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What I Eat in a Day: Vegan Procrastinator Edition

This article is written by a student writer from the Her Campus at Texas chapter.

With the constant stress of classes, homework, errands, and just growing up, cooking is something we college students never seem to have the time to do. Yet, maintaining a balanced and fueling diet is essential to our success. Here I outline some quick and easy nutritious meals to add to your routine. They’re so simple and with hardly any cooking involved, so they require a limited number of ingredients. The best part: they’re all 100% vegan. So now, ditch the campus food court and make yourself a high-quality, yummy meal in minutes.


Full disclosure, I usually wake up about five minutes before my first class (I’m no early bird) and leave without eating. So, I’m very hungry once I return from my morning commitments. I love a good nutritious bowl of oatmeal to satisfy my cravings. To save time, I just pop some instant oats in the microwave and top them with frozen blueberries and nuts. Seeds are another great topping as they provide healthy fats, vitamins, fiber, and protein.

When I want to change things up a bit, I make a two-minute smoothie, with just oat milk and a frozen fruit blend I get from Costco. Sometimes I’ll add peanut butter and/or protein powder for an extra boost.


For me, lunch is often sandwiched between two pressing commitments, so more often than not it ends up being a quickly-constructed collection of leftovers. My go-to lunch is a simple taco plate, because of how versatile it is. I stock up on canned beans and splurge on weekly avocados, so it’s easy as 123! You can add as many additional ingredients as you’d like (there go the leftover scraps from your fridge), and if you don’t have avocados on hand, hummus works well too. If you live in Texas, Central Market’s tortillas are heavenly and a must-buy.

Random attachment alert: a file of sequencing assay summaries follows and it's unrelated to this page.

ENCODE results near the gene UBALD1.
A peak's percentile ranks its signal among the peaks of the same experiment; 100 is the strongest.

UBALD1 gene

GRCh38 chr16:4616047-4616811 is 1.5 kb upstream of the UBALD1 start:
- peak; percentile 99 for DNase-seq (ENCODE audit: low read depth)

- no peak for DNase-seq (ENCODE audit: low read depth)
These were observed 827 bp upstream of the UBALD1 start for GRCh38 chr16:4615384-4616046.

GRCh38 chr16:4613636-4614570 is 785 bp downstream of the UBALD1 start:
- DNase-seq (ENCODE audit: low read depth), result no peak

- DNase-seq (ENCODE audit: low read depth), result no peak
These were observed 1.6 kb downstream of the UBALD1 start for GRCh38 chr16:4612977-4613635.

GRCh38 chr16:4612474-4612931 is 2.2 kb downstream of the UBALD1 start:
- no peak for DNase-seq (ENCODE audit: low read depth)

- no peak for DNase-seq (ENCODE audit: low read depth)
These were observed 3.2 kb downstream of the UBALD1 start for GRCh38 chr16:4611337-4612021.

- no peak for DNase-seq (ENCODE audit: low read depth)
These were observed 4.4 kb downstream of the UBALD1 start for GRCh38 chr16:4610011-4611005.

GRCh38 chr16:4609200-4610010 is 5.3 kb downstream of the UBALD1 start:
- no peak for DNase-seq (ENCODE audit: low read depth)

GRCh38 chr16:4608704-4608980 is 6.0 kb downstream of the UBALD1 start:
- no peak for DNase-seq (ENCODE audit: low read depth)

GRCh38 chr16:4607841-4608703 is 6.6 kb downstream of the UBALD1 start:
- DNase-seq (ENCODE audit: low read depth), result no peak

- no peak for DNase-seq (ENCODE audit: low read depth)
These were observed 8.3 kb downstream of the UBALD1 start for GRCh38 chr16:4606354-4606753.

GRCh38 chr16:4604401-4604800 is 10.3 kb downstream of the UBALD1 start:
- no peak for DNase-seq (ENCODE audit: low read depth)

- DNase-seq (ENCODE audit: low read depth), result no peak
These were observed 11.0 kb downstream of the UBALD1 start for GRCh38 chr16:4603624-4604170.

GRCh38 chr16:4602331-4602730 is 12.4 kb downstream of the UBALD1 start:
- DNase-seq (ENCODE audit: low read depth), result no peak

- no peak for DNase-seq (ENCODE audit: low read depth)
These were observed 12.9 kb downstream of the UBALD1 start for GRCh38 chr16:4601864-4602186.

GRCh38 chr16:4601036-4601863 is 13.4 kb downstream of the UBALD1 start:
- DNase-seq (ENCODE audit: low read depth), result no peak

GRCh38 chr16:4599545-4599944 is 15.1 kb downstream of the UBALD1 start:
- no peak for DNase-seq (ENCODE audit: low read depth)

Another regular lunch for me is a simple burger with a meat alternative. Fake meats are getting increasingly accessible and you can find them at almost any store, from Costco to Target, for a reasonable price. Beyond Meat is a personal favorite brand of mine. Just heat the burger and combine it with vegan condiments and your vegetables of choice. If you have trouble cooking with produce, or simply don’t have the time, the frozen aisle is your friend. Frozen produce is convenient, being cheaper and longer-lasting than fresh, and you can just toss some in the pan with your burger for a finished meal.


Vegetable pasta with vegan meat or tofu makes for a filling dinner. It’s pretty straightforward and can be as elaborate or simple as you wish. If you want a break from the carbs, a hearty soup or salad will cleanse your system, just be sure to add your protein. Soft tofu, lentils, and beans have neutral flavors that will blend beautifully with greens, a nice broth, or store-bought soup. If you’re making a tofu dish, I’d recommend adding soy sauce to elevate the taste.


I try not to indulge in desserts on the weekdays and instead stick to my snack staple: trail mix. For me, this usually consists of dark chocolate chips and nuts. I don’t drink coffee, so I consider this to be my little caffeine dose, fueling me through the afternoon. I do have a love for baking though, so I cheat with a homemade baked good once or twice a month.

Victoria Plaxton is a computer science student at UT Austin. She writes about pop culture, adulting, and mental health. In her free time, she enjoys baking, going on walks, curating Spotify playlists, and exploring the city.